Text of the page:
Social Security and the American Family
This paper presents the results of a computer simulation of the expected present value of benefits, taxes, and transfers, rates of return, and marginal linkage of benefits and taxes for persons of different income levels and family status. A number of important issues associated with the "deal" and incentives projected to be offered by the current social security system for different family situations are treated: married versus single persons, number of earners in the family and the division of earnings between them, and the special situation of widows and divorcees. The results show tremendous variation for different family situations and often dwarf amounts at stake for most families in the recent debates over income tax reform. We pay particular attention to items such as marriage penalties and subsidies, incentives to postpone divorce and low marginal linkage of expected benefits to incremental taxes paid by women, whether as second earners in a family, divorcees or widows.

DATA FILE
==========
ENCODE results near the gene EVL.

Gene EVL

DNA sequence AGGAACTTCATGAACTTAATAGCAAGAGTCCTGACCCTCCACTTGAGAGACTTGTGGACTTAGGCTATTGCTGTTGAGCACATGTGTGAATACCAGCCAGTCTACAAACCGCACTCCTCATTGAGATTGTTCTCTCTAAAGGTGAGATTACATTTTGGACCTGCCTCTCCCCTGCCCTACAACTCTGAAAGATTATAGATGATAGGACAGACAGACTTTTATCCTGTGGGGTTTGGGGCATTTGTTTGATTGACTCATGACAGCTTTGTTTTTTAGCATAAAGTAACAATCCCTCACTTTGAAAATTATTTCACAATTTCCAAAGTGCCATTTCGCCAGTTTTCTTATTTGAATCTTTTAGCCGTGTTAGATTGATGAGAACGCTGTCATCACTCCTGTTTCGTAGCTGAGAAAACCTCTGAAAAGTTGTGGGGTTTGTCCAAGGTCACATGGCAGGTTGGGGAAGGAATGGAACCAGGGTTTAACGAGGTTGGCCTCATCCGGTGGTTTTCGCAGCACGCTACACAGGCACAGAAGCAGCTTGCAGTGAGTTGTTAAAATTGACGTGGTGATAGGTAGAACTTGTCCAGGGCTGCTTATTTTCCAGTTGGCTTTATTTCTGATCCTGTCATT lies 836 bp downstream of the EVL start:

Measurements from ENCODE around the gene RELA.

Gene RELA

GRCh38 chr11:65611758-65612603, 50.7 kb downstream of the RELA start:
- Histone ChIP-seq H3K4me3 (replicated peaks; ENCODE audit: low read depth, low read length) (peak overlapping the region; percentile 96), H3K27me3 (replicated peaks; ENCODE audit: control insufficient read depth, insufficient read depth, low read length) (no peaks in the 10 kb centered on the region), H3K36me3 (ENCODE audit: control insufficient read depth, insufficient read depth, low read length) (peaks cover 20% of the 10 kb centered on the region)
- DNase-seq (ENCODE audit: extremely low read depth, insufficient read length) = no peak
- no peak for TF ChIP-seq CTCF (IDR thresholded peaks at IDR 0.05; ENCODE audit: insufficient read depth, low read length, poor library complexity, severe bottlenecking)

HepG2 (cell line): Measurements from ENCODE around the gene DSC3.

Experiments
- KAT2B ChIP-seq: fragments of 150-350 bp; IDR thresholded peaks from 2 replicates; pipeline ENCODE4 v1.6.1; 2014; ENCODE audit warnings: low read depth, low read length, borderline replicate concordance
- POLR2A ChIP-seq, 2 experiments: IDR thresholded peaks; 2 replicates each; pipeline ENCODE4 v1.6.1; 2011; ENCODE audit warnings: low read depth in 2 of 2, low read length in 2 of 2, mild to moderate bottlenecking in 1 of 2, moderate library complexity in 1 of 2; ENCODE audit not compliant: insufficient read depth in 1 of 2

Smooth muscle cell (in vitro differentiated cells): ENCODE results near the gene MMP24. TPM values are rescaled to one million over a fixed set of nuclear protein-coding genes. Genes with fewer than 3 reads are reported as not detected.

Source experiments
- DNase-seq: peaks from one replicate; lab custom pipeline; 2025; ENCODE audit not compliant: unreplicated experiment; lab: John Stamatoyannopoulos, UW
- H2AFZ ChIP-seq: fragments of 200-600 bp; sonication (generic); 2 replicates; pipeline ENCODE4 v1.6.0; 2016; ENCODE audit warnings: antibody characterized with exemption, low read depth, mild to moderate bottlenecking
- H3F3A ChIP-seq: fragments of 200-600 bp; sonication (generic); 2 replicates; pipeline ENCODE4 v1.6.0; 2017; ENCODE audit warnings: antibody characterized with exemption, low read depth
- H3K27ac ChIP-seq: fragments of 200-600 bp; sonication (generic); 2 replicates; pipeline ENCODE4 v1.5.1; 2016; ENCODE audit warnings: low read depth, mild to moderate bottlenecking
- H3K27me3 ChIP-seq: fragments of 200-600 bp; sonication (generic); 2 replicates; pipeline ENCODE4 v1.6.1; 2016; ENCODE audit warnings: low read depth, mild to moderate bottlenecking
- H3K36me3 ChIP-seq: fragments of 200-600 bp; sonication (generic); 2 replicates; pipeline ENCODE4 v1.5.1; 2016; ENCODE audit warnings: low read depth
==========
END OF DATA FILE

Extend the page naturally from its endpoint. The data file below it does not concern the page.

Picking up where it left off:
Boskin and Puffert, "Social Security and the American Family," in Economics of Tax Policy, Lawrence Summers, ed., Cambridge, MA: MIT Press, 1987.